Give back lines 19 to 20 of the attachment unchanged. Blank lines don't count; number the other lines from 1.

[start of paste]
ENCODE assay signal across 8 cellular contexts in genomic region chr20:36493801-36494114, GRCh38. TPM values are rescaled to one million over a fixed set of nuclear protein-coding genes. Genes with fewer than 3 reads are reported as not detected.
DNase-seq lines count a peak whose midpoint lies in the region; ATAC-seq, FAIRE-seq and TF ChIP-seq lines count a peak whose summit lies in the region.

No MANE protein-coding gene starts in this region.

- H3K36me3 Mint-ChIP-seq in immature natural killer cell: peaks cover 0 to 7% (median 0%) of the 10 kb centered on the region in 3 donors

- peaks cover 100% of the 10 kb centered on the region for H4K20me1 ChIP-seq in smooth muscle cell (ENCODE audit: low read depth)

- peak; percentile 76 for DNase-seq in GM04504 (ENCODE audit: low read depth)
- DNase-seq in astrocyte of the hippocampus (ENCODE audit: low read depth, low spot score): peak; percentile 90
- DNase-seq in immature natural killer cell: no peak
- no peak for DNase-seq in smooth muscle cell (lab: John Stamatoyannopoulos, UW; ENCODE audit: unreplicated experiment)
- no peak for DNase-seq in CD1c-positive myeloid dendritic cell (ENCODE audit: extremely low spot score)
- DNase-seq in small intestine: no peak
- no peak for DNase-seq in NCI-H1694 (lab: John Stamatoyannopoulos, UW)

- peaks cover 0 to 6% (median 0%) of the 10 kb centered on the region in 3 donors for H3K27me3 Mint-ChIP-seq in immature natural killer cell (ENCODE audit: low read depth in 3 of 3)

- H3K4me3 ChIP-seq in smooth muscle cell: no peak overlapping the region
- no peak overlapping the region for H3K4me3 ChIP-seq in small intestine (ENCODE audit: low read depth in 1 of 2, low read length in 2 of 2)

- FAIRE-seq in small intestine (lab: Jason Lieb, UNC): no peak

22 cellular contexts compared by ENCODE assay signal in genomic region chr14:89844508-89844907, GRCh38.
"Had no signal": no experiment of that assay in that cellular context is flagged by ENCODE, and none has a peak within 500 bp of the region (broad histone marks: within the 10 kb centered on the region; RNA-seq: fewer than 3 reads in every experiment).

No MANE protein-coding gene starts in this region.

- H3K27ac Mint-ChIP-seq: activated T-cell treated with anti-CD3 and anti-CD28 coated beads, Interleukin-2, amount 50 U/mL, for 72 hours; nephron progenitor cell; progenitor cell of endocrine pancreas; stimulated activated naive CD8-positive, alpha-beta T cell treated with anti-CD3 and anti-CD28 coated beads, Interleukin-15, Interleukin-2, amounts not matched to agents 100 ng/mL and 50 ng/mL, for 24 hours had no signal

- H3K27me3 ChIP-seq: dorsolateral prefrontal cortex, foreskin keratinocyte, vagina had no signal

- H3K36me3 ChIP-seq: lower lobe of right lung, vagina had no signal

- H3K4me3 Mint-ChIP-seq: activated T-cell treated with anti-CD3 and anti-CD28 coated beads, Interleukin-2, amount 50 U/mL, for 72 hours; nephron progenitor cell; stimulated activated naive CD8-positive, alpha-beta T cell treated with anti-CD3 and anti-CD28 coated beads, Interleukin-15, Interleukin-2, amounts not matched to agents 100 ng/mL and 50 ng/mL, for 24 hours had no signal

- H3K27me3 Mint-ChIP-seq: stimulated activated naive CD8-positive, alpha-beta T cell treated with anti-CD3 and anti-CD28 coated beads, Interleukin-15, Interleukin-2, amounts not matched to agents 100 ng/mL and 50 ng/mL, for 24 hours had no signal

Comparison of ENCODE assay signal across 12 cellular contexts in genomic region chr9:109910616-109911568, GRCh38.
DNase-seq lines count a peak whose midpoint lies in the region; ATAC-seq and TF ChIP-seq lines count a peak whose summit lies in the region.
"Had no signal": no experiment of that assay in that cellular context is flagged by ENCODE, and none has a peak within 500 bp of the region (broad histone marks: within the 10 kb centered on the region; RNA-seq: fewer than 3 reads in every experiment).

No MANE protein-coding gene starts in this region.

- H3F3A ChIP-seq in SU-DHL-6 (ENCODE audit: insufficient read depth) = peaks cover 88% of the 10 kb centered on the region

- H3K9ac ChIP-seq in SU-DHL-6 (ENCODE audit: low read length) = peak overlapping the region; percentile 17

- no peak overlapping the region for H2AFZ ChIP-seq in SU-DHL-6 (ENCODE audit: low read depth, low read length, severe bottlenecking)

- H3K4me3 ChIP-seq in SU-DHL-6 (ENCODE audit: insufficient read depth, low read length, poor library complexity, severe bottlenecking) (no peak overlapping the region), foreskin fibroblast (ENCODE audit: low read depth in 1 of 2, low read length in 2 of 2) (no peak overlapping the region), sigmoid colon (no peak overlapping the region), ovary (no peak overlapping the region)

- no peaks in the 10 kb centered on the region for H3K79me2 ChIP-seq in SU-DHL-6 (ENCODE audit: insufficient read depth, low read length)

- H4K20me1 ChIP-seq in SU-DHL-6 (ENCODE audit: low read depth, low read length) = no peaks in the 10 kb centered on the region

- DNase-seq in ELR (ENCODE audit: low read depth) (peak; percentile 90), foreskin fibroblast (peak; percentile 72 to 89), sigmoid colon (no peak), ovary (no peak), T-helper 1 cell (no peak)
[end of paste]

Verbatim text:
No MANE protein-coding gene starts in this region.

- H3K27ac Mint-ChIP-seq: activated T-cell treated with anti-CD3 and anti-CD28 coated beads, Interleukin-2, amount 50 U/mL, for 72 hours; nephron progenitor cell; progenitor cell of endocrine pancreas; stimulated activated naive CD8-positive, alpha-beta T cell treated with anti-CD3 and anti-CD28 coated beads, Interleukin-15, Interleukin-2, amounts not matched to agents 100 ng/mL and 50 ng/mL, for 24 hours had no signal